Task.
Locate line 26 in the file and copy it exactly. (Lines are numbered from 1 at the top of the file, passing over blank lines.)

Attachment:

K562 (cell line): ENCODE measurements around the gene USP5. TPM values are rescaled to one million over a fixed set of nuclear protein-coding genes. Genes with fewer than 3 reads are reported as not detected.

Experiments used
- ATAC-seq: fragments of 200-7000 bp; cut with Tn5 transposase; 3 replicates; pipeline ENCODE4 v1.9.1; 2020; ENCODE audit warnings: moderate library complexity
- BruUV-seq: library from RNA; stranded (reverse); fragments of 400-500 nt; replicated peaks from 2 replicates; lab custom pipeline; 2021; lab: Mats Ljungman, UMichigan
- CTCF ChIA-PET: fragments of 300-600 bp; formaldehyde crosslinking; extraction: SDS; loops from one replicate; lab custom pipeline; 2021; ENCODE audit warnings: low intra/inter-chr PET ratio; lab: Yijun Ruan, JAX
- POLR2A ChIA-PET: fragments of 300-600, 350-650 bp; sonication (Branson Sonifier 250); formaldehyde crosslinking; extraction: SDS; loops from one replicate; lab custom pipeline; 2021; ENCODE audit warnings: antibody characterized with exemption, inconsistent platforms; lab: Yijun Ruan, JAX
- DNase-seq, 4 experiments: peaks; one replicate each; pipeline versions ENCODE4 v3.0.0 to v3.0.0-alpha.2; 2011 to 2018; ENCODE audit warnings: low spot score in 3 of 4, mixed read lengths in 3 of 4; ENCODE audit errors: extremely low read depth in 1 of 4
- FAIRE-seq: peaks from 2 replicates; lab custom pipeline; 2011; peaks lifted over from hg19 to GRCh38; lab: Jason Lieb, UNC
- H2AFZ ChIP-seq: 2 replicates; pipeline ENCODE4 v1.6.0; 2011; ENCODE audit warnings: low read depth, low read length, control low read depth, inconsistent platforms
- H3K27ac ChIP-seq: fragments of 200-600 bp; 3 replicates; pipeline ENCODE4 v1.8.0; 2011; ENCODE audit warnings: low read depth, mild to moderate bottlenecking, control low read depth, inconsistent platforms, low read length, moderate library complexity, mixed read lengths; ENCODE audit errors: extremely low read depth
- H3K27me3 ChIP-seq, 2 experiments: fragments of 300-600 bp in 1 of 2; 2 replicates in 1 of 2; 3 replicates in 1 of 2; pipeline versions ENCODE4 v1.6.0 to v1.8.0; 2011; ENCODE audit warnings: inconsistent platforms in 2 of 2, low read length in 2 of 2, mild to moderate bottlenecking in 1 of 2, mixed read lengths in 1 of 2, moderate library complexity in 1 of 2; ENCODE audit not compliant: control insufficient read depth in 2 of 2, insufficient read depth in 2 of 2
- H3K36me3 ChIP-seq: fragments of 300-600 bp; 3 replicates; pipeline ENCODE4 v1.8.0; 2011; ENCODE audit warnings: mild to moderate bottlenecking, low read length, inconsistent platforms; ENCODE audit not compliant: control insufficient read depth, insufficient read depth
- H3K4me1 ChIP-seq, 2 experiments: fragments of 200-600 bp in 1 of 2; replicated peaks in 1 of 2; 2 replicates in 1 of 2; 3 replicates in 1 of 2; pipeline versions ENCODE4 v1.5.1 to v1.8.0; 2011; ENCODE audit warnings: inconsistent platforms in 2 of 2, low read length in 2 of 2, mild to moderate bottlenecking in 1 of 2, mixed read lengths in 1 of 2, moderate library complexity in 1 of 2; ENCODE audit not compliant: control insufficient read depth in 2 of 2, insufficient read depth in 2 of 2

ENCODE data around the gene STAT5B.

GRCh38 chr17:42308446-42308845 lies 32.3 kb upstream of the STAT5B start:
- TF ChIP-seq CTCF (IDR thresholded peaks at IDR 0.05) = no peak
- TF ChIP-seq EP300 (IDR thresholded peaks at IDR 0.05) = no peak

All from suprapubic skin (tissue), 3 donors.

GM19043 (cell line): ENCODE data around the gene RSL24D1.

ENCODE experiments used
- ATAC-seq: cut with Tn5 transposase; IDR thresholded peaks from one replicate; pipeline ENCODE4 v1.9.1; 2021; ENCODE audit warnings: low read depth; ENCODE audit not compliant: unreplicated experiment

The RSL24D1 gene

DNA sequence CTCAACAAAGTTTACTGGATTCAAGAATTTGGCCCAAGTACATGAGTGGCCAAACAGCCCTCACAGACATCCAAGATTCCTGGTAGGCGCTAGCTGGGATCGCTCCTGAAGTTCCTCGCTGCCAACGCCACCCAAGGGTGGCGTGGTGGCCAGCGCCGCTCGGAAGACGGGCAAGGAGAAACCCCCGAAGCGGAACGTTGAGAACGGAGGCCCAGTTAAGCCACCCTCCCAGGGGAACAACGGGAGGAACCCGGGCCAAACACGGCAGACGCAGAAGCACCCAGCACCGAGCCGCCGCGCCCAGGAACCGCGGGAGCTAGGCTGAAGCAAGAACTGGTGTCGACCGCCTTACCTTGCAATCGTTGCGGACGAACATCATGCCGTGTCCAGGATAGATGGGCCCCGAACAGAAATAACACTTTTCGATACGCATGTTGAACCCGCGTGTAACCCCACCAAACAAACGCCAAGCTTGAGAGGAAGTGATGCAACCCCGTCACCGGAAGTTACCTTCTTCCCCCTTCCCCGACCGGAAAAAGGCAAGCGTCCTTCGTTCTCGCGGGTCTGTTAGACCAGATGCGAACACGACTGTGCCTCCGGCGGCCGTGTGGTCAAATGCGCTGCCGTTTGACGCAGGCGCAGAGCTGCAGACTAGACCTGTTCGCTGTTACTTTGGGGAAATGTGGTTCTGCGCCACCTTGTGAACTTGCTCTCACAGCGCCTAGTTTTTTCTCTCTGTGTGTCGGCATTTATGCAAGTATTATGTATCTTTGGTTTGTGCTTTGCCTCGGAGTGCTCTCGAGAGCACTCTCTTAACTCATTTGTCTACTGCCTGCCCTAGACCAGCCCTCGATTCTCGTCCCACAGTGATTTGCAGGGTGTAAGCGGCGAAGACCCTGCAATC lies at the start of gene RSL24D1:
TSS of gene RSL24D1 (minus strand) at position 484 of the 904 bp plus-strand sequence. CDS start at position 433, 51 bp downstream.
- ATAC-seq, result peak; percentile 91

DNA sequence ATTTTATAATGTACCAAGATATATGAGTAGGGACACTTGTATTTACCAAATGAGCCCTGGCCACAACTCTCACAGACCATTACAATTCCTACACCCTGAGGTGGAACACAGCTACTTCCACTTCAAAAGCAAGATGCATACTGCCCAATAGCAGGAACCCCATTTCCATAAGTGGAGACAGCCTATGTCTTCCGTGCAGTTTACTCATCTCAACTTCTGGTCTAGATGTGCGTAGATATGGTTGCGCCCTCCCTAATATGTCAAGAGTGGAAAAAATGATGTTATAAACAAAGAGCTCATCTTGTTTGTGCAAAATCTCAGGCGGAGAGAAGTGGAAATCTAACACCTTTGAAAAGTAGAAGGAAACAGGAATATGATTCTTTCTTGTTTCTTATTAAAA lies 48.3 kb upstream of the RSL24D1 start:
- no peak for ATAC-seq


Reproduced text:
DNA sequence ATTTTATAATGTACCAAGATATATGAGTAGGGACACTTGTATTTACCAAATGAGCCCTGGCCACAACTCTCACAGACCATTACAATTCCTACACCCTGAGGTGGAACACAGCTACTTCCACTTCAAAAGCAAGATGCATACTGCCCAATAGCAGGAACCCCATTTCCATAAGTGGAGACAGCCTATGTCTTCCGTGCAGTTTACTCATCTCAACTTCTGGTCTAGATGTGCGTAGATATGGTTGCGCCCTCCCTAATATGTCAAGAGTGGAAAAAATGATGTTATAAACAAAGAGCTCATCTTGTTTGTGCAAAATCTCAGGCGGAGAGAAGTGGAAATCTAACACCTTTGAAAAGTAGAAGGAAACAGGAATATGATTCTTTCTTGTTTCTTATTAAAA lies 48.3 kb upstream of the RSL24D1 start: